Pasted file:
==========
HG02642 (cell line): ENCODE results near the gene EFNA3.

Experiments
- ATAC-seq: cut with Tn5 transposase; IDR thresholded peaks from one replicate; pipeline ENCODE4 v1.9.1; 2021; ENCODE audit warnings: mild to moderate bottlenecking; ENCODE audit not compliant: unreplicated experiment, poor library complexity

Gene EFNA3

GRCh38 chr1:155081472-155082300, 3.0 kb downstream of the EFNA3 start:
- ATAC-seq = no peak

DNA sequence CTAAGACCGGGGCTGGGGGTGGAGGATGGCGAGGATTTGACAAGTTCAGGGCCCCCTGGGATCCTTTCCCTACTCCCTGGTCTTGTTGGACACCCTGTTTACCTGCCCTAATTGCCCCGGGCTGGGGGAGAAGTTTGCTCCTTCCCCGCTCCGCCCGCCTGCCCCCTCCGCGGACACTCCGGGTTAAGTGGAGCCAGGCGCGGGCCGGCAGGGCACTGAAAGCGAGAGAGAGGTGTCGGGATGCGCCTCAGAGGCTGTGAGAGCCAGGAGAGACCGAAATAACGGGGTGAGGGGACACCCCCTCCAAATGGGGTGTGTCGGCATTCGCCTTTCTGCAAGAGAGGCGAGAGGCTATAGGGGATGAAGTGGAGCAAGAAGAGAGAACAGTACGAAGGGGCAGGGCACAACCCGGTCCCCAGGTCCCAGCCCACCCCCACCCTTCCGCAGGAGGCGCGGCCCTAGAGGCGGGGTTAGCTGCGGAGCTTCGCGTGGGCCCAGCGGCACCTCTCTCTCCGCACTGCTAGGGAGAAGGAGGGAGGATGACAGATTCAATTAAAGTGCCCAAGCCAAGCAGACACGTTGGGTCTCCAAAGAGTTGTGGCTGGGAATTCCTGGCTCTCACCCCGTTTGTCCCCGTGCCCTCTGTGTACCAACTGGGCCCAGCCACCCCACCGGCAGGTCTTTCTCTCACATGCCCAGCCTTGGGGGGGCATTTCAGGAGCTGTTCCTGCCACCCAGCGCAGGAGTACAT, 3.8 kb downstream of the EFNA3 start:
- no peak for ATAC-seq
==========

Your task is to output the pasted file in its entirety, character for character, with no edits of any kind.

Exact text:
HG02642 (cell line): ENCODE results near the gene EFNA3.

Experiments
- ATAC-seq: cut with Tn5 transposase; IDR thresholded peaks from one replicate; pipeline ENCODE4 v1.9.1; 2021; ENCODE audit warnings: mild to moderate bottlenecking; ENCODE audit not compliant: unreplicated experiment, poor library complexity

Gene EFNA3

GRCh38 chr1:155081472-155082300, 3.0 kb downstream of the EFNA3 start:
- ATAC-seq = no peak

DNA sequence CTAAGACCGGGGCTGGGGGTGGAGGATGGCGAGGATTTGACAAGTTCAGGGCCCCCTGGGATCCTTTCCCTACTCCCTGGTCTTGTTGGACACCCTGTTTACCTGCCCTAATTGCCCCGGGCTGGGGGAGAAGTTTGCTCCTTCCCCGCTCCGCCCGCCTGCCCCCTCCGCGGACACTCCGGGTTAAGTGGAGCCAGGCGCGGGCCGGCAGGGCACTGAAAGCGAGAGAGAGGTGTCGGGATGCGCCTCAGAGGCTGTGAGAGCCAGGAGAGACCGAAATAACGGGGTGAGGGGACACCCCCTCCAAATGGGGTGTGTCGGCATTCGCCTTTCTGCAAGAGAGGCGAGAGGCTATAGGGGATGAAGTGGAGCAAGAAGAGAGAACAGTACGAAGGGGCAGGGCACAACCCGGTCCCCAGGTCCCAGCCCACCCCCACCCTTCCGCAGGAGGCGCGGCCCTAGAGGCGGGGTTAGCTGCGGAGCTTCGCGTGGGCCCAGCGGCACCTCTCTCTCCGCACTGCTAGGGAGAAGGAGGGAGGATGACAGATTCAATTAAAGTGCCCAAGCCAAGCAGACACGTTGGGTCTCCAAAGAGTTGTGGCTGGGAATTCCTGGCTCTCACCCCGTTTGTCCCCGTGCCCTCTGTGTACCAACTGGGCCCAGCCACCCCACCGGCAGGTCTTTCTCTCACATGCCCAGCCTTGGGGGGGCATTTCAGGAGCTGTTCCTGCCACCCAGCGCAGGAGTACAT, 3.8 kb downstream of the EFNA3 start:
- no peak for ATAC-seq